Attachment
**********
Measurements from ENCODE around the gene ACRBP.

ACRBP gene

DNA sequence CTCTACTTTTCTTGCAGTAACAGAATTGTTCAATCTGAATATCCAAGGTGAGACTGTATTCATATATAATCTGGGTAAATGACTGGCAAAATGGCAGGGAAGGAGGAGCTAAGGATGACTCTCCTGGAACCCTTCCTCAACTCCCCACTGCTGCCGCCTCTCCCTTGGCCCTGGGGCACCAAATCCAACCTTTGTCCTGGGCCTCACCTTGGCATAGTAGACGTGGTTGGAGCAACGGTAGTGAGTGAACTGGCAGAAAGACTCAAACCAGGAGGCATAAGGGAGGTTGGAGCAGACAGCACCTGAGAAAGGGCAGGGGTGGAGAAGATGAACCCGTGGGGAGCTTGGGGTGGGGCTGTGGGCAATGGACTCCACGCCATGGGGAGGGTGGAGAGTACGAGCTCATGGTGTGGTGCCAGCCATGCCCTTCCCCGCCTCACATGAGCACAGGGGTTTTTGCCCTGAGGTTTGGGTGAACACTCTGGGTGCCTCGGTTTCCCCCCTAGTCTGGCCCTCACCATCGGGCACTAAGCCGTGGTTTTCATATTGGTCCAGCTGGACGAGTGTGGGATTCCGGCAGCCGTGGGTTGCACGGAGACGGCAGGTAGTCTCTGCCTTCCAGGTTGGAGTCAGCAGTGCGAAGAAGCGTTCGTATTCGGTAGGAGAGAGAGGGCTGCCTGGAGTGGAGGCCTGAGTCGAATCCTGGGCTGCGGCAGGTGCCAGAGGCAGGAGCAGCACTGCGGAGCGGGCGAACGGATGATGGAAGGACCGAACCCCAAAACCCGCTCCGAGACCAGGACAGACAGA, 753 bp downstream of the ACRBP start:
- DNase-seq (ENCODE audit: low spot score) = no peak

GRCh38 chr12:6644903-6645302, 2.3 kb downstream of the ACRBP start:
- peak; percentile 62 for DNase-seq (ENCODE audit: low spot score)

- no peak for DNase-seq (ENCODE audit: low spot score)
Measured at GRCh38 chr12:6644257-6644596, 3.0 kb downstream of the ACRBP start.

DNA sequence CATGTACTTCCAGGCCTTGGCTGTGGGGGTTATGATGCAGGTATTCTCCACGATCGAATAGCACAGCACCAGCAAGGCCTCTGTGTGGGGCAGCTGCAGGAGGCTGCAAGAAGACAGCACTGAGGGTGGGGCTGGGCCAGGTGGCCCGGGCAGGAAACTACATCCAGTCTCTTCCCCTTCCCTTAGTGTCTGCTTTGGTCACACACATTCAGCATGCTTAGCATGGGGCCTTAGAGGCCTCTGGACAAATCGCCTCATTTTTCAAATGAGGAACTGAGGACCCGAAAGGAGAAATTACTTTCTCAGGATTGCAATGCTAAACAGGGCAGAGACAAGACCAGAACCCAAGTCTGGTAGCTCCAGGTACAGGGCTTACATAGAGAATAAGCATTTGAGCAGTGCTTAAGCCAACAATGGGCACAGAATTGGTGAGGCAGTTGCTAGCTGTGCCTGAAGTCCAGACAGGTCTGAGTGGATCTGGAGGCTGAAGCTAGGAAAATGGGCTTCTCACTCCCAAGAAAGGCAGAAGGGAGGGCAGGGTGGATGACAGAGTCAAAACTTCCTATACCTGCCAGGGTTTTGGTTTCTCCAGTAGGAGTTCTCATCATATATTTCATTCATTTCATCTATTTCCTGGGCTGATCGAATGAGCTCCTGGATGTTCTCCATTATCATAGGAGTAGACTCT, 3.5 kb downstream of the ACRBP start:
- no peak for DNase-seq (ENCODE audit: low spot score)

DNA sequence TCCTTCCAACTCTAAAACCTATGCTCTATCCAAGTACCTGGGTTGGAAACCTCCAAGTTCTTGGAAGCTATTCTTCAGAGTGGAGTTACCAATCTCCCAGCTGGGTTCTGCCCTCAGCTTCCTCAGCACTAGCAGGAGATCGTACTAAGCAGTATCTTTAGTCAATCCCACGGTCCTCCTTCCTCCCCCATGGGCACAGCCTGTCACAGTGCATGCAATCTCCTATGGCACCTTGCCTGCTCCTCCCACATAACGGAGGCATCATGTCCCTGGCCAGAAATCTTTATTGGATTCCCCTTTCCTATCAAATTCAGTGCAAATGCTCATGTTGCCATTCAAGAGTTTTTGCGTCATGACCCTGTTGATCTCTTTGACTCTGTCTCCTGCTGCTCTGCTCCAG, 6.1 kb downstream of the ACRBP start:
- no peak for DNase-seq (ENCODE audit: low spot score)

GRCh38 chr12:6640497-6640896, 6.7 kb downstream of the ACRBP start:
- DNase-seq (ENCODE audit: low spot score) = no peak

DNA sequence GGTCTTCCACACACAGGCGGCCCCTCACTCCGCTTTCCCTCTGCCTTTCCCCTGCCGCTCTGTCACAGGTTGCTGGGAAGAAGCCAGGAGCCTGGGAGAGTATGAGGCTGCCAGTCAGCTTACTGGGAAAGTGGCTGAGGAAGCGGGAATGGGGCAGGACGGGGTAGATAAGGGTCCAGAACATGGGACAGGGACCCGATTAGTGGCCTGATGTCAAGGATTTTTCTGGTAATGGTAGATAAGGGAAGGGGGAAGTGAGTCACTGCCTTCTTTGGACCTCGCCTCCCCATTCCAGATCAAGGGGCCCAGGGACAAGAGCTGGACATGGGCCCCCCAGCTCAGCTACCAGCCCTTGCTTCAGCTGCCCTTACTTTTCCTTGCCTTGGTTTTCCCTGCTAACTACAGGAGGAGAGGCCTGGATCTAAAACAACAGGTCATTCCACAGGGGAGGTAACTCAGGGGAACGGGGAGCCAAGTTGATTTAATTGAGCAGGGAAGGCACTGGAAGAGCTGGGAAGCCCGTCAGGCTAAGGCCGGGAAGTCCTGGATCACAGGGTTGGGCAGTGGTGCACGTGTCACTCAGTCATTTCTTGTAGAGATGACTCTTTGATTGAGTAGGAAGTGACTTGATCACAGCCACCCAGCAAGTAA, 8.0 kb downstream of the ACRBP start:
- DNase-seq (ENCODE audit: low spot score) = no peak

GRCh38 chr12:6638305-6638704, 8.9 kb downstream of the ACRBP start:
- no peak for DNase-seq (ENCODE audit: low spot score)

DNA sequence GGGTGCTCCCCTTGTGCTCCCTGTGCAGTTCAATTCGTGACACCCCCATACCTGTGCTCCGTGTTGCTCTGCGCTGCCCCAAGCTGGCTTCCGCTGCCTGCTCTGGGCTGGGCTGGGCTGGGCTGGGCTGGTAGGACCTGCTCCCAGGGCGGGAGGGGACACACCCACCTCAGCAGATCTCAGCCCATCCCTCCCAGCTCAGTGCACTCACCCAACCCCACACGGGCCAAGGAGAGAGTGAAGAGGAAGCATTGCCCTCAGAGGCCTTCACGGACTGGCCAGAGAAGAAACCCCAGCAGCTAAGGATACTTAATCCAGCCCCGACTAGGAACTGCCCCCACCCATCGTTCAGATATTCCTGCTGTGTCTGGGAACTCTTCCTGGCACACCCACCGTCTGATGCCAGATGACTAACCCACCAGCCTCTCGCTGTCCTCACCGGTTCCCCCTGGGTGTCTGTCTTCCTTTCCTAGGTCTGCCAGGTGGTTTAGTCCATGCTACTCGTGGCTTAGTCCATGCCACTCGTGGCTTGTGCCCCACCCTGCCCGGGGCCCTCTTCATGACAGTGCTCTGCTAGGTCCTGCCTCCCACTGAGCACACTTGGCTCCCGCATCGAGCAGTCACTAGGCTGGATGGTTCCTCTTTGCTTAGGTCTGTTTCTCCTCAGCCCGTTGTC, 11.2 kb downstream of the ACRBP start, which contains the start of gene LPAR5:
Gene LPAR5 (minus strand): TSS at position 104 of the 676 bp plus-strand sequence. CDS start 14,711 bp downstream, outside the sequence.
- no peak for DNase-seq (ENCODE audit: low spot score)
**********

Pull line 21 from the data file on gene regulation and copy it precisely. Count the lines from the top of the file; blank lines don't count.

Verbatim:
- no peak for DNase-seq (ENCODE audit: low spot score)